Cassie, mom to Alex(7), Aidan(5), Andrew(4)

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#4 of 6 Old 06-15-2012, 10:43 PM
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Totally normal behavior. 3s and 4s are very much into control and they're experimenting with what exactly they can control of other people's behaviors.


Several suggestions:

When he's rude, call him on it. I don't think you have to "nip it in the bud" but there's no reason to wait to teach him how to be polite. He may have wanted to be rude, or  he may not know the social niceties of how to decline an offer gracefully. Whichever it was, when you call him on it, you have an opportunity to model the behavior you'd like to see. What I did for my kids at this age was say "Oh, that sounded rude. I think you meant, "No thanks, I don't care to read a book right now." After awhile, when I knew they had heard the language from me enough, I'd say "that sounded rude. Please say it more politely." If they refused, I'd say "I think you meant "No thank you." My kids are older now and I simply say "that was rude. Try again." I have also sent them to their rooms to cool their heels until they can be polite again. "You're being very rude right now. You need to take a break in your room until you can be civil again."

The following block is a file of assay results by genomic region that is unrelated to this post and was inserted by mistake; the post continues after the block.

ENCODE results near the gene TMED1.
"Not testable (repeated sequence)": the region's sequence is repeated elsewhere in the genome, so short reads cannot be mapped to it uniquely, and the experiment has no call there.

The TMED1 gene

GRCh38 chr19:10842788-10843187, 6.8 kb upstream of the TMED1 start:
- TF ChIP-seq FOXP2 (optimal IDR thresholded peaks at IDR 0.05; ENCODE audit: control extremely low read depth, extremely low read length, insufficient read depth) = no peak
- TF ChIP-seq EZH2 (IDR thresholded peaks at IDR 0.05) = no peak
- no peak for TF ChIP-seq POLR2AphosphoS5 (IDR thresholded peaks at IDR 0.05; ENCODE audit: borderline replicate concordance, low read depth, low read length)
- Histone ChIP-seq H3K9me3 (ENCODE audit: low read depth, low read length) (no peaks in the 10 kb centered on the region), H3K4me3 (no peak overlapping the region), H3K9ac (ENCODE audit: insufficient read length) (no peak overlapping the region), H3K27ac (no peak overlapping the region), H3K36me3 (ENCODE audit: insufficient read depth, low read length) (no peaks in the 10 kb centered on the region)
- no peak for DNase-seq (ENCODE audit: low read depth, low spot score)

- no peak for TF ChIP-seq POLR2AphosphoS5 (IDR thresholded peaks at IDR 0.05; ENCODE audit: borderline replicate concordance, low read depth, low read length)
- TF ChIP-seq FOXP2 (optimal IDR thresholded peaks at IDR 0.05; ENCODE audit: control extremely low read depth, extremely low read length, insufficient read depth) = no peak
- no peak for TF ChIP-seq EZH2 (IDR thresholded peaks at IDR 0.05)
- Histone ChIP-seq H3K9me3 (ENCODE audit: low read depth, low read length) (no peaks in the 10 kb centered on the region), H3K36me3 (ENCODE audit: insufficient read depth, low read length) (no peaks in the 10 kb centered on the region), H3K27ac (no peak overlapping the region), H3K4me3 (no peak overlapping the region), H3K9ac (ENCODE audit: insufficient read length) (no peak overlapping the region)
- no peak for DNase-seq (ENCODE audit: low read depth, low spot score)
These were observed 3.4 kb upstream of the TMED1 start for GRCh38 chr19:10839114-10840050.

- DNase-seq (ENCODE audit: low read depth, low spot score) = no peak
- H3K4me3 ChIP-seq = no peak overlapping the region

For general contrariness, I really like to use techniques from Playful Parenting. Ham it up and agree with him. "Did we have a fun time?" "Nope." "Oh, you are soooo right. There was that awful awful slide that went so fast I'm sure you were scared out of your wits. And the play structure? It was completely and totally awful." (Say it with a grin on your face.) When you start to agree with him, he'll start to point out that it wasn't bad or the things that were fun. I could say to my kids things like "Oh, you're so right, we should never go to the park again." and they'd understand it was a joke.